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What Do Morticians Do With the Blood They Take Out of Dead Bodies?

Zoe-Anne Barcellos:

The blood goes down the sink drain, into the sewer system.

I am not a mortician, but I work for a medical examiner/coroner. During an autopsy, most blood is drained from the decedent. This is not on purpose, but a result of gravity. Later a mortician may or may not embalm, depending on the wishes of the family.

Autopsies are done on a table that has a drain at one end; this drain is placed over a sink—a regular sink, with a garbage disposal in it. The blood and bodily fluids just drain down the table, into the sink, and down the drain. This goes into the sewer, like every other sink and toilet, and (usually) goes to a water treatment plant.

You may be thinking that this is biohazardous waste and needs to be treated differently. [If] we can’t put oil, or chemicals (like formalin) down the drains due to regulations, why is blood not treated similarly? I would assume because it is effectively handled by the water treatment plants. If it wasn’t, I am sure the regulations would be changed.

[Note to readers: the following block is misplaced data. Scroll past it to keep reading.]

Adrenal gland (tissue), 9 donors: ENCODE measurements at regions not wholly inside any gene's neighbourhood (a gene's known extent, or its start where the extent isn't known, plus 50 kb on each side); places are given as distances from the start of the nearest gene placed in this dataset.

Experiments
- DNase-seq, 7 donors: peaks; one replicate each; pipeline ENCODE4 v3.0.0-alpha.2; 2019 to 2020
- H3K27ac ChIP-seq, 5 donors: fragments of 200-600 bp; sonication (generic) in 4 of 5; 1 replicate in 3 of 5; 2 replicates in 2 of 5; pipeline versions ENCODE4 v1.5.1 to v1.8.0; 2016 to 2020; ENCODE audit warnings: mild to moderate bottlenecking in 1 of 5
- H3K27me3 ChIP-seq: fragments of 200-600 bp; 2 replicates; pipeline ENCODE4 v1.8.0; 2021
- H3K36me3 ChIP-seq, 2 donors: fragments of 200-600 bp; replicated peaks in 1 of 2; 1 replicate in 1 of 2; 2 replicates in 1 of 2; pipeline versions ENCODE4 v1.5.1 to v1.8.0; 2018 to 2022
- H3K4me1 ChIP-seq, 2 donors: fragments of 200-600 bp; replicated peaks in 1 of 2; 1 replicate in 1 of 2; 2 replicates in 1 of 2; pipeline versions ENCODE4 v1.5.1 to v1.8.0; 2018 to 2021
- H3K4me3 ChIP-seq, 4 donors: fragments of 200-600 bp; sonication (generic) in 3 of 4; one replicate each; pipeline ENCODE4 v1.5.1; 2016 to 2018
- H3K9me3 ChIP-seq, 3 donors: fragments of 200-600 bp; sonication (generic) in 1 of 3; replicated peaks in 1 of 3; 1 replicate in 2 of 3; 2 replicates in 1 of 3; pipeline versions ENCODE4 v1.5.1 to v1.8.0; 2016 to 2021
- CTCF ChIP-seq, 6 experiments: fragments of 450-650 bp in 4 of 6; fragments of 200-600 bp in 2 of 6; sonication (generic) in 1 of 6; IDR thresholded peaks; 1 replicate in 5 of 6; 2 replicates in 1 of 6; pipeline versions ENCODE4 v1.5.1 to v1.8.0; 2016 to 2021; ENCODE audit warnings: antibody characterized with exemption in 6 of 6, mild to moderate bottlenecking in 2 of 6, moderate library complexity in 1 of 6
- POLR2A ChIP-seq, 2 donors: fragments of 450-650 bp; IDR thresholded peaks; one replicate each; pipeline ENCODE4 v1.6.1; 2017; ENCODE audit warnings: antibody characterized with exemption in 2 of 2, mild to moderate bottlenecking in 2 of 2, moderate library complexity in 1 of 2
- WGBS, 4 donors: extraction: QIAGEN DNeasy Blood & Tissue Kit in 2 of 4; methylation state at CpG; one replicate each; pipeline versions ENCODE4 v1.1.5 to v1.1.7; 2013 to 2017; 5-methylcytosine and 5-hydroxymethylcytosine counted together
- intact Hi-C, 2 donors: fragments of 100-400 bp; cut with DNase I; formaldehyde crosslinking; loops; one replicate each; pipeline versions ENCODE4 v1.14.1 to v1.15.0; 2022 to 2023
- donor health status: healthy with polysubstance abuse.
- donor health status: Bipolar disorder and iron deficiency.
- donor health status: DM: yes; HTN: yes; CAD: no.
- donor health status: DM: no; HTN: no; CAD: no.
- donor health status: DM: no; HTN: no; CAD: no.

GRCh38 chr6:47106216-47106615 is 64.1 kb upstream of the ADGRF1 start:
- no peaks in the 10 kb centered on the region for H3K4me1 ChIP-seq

Now any items that are soiled with blood—those cannot be thrown away in the regular trash. Most clothing worn by the decedent is either retained for evidence or released with the decedent to the funeral home—even if they were bloody.

But any gauze, medical tubing, papers, etc. that have blood or bodily fluids on them must be thrown away into a biohazardous trash. These are lined with bright red trash liners, and these are placed in a specially marked box and taped closed. These boxes are stacked up in the garage until they are picked up by a specialty garbage company. I am not sure, but I am pretty sure they are incinerated.

Additionally anything sharp or pointy—like needles, scalpels, etc.—must go into a rigid “sharps” container. When they are 2/3 full we just toss these into one of the biotrash containers.

The biotrash is treated differently, as, if it went to a landfill, then the blood (and therefore the bloodborne pathogens like Hepatitis and HIV) could be exposed to people or animals. Rain could wash it into untreated water systems.

This post originally appeared on Quora. Click here to view.